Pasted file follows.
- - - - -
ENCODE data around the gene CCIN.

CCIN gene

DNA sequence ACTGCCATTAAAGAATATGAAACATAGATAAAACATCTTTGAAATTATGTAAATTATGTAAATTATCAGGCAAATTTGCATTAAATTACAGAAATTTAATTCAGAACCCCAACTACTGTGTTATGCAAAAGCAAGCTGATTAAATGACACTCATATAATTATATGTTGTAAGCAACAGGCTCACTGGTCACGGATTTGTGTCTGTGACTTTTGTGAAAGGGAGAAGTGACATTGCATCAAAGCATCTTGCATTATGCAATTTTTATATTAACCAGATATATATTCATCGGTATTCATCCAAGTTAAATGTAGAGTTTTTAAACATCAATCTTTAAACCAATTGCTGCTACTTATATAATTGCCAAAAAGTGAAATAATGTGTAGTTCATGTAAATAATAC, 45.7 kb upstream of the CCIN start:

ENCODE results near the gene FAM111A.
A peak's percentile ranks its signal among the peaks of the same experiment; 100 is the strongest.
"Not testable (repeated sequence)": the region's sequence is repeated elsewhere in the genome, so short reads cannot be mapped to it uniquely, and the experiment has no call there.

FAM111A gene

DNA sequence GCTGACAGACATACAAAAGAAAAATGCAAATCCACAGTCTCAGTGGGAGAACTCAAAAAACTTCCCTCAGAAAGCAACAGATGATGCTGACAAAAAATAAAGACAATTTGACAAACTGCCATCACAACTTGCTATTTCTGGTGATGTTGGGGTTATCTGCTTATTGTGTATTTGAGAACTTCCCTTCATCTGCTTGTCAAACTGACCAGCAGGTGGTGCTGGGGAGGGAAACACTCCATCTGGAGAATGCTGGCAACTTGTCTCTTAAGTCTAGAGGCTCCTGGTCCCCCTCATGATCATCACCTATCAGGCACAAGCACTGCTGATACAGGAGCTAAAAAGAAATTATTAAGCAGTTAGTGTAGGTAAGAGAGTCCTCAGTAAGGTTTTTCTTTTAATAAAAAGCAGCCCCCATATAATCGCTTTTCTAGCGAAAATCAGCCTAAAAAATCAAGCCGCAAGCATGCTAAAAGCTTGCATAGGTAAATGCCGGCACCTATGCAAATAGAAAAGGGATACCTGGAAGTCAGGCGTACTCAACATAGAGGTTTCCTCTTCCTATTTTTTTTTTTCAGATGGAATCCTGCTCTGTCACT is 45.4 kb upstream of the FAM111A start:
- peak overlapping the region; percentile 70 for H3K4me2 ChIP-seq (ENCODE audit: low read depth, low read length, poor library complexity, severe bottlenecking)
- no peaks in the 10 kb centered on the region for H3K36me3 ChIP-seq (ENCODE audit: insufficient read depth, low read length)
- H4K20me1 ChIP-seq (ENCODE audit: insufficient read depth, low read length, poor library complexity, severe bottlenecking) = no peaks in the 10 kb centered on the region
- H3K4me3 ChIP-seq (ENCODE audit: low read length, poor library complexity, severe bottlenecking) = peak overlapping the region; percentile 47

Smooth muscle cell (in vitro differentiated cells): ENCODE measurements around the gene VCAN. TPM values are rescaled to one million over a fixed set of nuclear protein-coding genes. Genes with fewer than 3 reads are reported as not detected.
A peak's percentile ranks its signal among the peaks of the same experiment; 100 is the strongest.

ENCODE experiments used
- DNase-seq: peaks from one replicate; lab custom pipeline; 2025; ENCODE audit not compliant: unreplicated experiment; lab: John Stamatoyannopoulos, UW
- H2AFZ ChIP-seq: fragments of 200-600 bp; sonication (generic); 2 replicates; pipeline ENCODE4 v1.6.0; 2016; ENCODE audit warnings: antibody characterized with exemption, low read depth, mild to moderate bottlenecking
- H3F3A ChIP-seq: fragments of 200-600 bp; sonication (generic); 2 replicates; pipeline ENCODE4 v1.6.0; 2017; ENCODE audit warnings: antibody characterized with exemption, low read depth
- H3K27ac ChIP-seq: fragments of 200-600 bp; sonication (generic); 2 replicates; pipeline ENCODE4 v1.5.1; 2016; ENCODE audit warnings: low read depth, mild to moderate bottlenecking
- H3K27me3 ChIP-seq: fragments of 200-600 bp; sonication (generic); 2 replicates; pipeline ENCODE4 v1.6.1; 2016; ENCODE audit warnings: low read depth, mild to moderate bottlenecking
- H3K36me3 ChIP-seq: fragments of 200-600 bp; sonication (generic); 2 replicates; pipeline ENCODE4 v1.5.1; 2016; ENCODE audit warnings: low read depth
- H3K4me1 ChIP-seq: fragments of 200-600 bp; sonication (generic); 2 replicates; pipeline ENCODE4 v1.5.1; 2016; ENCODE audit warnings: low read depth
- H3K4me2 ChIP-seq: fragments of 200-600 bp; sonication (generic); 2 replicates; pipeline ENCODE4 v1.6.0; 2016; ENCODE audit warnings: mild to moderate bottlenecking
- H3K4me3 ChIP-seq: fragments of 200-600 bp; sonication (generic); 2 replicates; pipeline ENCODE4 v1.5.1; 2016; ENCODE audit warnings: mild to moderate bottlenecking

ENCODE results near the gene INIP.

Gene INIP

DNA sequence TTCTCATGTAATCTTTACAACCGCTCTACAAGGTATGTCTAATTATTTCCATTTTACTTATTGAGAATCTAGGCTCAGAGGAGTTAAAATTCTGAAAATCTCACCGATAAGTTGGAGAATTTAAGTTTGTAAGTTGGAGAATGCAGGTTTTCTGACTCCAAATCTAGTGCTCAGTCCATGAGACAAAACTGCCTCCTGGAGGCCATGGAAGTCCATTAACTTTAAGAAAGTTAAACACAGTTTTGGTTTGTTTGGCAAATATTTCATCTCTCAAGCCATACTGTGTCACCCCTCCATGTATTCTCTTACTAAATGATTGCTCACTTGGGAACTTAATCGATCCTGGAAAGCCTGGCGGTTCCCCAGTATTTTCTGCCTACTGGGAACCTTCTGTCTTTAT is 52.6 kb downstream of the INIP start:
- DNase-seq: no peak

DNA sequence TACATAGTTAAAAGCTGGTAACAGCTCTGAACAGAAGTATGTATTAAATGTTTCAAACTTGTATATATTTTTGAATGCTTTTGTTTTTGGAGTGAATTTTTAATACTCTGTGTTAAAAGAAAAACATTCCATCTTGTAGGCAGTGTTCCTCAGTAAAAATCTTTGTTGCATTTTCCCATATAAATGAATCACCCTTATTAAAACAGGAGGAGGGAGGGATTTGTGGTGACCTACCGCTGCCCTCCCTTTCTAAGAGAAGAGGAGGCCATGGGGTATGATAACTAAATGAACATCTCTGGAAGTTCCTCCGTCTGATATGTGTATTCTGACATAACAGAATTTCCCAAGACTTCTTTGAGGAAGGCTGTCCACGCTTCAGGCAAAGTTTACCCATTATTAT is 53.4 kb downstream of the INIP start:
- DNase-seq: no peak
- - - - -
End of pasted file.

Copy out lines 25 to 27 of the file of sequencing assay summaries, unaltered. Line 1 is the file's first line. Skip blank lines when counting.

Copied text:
ENCODE results near the gene INIP.

Gene INIP

DNA sequence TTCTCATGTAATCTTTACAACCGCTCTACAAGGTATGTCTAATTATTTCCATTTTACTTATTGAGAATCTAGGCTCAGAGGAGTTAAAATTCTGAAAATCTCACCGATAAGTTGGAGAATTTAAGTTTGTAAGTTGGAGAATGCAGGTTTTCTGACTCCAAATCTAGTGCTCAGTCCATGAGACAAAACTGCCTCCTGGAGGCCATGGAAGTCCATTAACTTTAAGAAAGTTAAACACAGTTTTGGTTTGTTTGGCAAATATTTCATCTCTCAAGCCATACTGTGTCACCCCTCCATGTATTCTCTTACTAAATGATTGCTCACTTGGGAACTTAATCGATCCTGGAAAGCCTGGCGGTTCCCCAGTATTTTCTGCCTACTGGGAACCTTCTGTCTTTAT is 52.6 kb downstream of the INIP start: